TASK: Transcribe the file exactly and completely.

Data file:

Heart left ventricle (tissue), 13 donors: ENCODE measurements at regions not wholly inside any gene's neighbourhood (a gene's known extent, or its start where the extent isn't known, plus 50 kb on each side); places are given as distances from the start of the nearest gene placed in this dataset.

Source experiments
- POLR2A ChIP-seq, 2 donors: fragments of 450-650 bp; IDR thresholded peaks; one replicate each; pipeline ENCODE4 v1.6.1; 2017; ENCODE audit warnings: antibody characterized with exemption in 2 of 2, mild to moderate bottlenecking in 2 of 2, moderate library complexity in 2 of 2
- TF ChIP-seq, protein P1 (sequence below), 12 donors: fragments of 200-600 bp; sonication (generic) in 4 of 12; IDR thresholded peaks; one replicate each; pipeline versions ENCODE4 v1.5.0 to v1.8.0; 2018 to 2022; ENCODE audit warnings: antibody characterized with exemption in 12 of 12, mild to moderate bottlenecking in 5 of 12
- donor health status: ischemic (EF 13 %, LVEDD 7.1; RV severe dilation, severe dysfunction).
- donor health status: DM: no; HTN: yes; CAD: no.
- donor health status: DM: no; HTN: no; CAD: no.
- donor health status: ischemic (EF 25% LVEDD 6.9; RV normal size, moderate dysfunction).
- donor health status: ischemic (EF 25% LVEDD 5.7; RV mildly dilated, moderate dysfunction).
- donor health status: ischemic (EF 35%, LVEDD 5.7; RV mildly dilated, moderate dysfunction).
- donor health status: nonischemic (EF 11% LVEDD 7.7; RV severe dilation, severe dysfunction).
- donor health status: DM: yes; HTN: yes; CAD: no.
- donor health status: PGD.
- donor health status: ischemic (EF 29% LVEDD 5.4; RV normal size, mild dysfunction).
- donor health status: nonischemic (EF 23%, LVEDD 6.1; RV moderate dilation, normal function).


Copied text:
Heart left ventricle (tissue), 13 donors: ENCODE measurements at regions not wholly inside any gene's neighbourhood (a gene's known extent, or its start where the extent isn't known, plus 50 kb on each side); places are given as distances from the start of the nearest gene placed in this dataset.

Source experiments
- POLR2A ChIP-seq, 2 donors: fragments of 450-650 bp; IDR thresholded peaks; one replicate each; pipeline ENCODE4 v1.6.1; 2017; ENCODE audit warnings: antibody characterized with exemption in 2 of 2, mild to moderate bottlenecking in 2 of 2, moderate library complexity in 2 of 2
- TF ChIP-seq, protein P1 (sequence below), 12 donors: fragments of 200-600 bp; sonication (generic) in 4 of 12; IDR thresholded peaks; one replicate each; pipeline versions ENCODE4 v1.5.0 to v1.8.0; 2018 to 2022; ENCODE audit warnings: antibody characterized with exemption in 12 of 12, mild to moderate bottlenecking in 5 of 12
- donor health status: ischemic (EF 13 %, LVEDD 7.1; RV severe dilation, severe dysfunction).
- donor health status: DM: no; HTN: yes; CAD: no.
- donor health status: DM: no; HTN: no; CAD: no.
- donor health status: ischemic (EF 25% LVEDD 6.9; RV normal size, moderate dysfunction).
- donor health status: ischemic (EF 25% LVEDD 5.7; RV mildly dilated, moderate dysfunction).
- donor health status: ischemic (EF 35%, LVEDD 5.7; RV mildly dilated, moderate dysfunction).
- donor health status: nonischemic (EF 11% LVEDD 7.7; RV severe dilation, severe dysfunction).
- donor health status: DM: yes; HTN: yes; CAD: no.
- donor health status: PGD.
- donor health status: ischemic (EF 29% LVEDD 5.4; RV normal size, mild dysfunction).
- donor health status: nonischemic (EF 23%, LVEDD 6.1; RV moderate dilation, normal function).